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Dalmatian Islands

  • Dalmatian Islands, Dalmatia, Croatia

Last updated: 20 June, 2023
Expert travel writer: Jane Foster

The Dalmatian Islands feel like the Mediterranean before it was overrun by tourist masses – an unspoilt paradise of pine-scented breezes, crystal-clear waters, wild nature and centuries-old Venetian-era harbour towns.

The archipelago stretches along the Adriatic coast and includes a thousand-plus islands. Most are uninhabited and protected as national park, and the few populated ones are remarkably well preserved, with picturesque architecture and historical traces of Eastern Europe. It’s a historical region – once an important province within the Roman Empire.

For travellers who love the sea and mountains, adventure sports and medieval buildings, the Dalmatian archipelago is a great find – and still, thankfully, unspoilt.


Backed by the rugged Dinaric Alps, the Dalmatian coastline is lapped by the deep blue Adriatic Sea and dotted with rocky, pine-scented islands that stretch out along the coast between Split and Dubrovnik.

The three big coastal hubs are Dubrovnik, in the far south, Split, roughly in the middle of the coastline, and Zadar, rurther north.

Dubrovnik’s the departure point for the quiet Elaphiti islands, while Split has links to all of the most popular islands including Hvar, Korcula, Brac, Krk and Vis.

Hvar is by far the most stylish of all Croatia’s islands, with chic hotels and a moneyed yachting crowd that sail over from Split.

Brac has the country’s best beach; along with Krk it’s an excellent choice for families, while Korcula – with its lovely old town – and the far distant Vis are ideal for couples.

Travel advice

When to go

June and September are the best times to go, offering great weather and warm water for swimming, without the hordes. If you’re sailing, there are fewer boats – more chance of privacy in those secret coves and beaches – and better winds.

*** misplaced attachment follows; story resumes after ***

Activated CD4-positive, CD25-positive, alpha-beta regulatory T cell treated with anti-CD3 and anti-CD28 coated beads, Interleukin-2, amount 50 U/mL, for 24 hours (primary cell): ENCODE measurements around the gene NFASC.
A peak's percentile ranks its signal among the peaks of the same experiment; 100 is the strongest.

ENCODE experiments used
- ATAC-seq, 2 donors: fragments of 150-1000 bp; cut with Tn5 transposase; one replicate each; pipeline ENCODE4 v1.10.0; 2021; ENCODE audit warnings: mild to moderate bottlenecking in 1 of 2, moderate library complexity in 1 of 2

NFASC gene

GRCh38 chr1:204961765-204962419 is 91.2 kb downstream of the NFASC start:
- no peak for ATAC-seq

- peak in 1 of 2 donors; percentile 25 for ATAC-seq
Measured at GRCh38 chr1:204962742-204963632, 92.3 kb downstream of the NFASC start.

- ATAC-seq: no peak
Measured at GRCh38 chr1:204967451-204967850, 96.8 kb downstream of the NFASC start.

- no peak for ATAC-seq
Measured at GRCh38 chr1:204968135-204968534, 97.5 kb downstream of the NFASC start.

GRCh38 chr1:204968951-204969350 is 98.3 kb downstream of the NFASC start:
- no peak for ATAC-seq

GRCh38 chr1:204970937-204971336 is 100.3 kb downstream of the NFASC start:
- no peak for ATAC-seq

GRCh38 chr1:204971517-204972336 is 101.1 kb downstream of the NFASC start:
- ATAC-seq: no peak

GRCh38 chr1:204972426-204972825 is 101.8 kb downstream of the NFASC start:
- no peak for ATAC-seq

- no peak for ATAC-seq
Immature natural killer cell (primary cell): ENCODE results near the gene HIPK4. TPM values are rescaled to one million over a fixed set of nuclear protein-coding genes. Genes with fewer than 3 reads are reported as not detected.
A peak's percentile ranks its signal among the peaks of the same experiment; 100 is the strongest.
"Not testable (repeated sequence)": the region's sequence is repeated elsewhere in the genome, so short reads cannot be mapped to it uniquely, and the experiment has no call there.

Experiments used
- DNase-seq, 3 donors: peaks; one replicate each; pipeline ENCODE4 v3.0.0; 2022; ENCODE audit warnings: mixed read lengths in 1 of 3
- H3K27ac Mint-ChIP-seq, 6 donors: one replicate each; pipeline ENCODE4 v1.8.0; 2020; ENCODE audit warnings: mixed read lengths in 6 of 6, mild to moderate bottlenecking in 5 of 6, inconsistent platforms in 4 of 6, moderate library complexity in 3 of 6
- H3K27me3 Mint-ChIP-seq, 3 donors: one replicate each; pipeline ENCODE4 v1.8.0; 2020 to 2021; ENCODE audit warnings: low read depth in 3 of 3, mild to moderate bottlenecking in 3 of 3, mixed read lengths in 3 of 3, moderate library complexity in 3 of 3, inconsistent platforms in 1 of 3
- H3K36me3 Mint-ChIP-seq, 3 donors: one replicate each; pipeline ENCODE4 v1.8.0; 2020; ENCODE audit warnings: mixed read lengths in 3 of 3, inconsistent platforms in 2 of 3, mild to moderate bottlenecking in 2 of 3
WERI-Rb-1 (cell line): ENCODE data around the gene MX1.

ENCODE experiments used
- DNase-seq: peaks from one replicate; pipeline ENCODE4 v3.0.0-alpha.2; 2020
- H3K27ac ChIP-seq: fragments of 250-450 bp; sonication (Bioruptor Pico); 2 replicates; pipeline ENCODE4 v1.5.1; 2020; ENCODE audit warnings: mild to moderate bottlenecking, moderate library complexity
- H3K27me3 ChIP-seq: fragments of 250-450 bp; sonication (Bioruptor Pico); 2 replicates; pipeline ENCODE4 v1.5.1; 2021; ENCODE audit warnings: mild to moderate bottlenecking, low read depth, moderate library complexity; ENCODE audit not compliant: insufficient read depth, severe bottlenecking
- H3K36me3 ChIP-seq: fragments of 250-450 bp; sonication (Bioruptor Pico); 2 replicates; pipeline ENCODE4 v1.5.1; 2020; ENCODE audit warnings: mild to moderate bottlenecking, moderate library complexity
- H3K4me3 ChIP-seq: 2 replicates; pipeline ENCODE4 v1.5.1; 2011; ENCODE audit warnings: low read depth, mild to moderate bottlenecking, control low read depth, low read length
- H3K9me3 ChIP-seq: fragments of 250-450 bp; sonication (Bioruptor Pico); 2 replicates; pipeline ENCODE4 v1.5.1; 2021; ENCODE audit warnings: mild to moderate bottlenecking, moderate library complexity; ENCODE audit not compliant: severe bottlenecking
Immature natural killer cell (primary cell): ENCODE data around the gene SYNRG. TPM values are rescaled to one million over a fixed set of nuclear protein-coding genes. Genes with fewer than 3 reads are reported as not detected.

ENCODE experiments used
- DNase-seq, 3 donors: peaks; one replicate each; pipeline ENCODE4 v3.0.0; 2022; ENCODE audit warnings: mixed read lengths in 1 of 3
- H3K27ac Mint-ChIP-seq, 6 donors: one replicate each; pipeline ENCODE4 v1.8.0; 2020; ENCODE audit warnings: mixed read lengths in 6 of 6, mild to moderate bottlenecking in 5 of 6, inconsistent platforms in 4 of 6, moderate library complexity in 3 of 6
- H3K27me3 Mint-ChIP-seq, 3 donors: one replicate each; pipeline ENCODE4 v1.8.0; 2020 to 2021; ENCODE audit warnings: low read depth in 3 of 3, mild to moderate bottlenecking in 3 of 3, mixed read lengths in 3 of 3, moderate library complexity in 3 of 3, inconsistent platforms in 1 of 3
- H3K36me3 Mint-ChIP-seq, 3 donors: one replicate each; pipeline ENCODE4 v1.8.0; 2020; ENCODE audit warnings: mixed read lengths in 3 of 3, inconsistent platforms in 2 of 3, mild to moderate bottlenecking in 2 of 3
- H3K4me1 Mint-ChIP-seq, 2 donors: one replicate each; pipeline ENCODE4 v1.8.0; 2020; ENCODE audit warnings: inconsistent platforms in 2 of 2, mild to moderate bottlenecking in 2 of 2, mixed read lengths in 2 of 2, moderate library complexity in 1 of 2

High season (July and August) is perfect for visitors who want to mingle with the crowds and enjoy a buzzing nightlife.

Many hotels, restaurants and activities are closed between November and April, and the water is too cold for swimming.

Getting there and away

Visitors to the islands land in either Split or Dubrovnik international airports, then take a taxi to the harbours.

There you’ll pick up your private charter, or catch a local Jadrolinija ferry or catamaran to the island of your choice. There are regular departures; see the ferry website for schedules.

Getting around

The best way to explore the Dalmatian Islands (and the mainland coast) is by private yacht. Most charter companies are based in Split and offer one-week rentals (skipper optional) – enough time to complete a circuit that takes in Brač, Hvar, Korcula and Vis.

Public transport on the islands is cheap and efficient: the islands are served by regular ferries and catamarans, and most towns and even villages are connected by buses. Taxis are scarce.

Hiring a car, while not strictly necessary, will nevertheless give you more freedom to explore the islands. If you plan to take a vehicle on a ferry during peak season (July to August), you should book well in advance on the ferry website. Foot passengers don’t need to make reservations.

Where to stay

A fine choice for a first visit to Dalmatia, Hvar Town on the island of Hvar is home to the region’s most modern and luxurious hotels. There are also plenty of beaches, and the car-free historic centre offers sophisticated seafood eateries and glamorous nightlife.

Bol, on the island of Brac, is more geared towards package tours and has several vast modern hotels – its main draw is Zlatni Rat beach, with excellent watersports facilities.

Korcula Town on Korcula offers plenty of historic interest, but many of its hotels are rather dated.